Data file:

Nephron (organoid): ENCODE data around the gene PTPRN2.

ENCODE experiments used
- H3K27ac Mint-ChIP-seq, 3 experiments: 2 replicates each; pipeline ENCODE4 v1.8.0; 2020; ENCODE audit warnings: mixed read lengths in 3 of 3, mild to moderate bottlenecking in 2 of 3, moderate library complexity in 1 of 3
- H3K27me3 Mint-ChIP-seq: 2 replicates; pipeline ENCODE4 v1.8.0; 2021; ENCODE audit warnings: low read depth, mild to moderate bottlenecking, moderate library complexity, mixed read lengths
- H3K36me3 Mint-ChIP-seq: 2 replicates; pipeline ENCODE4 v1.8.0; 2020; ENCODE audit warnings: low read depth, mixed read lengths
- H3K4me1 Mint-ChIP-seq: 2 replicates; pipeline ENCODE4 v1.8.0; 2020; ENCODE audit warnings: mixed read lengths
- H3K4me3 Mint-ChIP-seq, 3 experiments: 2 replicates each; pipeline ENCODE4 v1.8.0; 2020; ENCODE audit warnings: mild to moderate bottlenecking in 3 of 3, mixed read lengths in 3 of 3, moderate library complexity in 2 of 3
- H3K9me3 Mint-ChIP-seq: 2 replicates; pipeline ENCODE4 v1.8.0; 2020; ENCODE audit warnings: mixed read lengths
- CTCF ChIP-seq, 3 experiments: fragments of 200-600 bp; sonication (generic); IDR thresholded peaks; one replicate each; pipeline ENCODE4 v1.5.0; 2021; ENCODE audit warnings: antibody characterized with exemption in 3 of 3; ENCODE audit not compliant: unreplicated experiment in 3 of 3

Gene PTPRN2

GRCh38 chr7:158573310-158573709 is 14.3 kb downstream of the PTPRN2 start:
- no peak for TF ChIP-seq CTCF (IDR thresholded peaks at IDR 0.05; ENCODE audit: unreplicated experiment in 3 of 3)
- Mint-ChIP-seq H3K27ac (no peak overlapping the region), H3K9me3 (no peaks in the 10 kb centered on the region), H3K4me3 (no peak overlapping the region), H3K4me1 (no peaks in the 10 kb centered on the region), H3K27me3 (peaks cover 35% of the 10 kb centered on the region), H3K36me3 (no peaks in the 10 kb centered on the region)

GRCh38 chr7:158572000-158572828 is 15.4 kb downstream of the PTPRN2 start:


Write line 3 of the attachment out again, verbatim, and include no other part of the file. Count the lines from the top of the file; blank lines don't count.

- H3K27ac Mint-ChIP-seq, 3 experiments: 2 replicates each; pipeline ENCODE4 v1.8.0; 2020; ENCODE audit warnings: mixed read lengths in 3 of 3, mild to moderate bottlenecking in 2 of 3, moderate library complexity in 1 of 3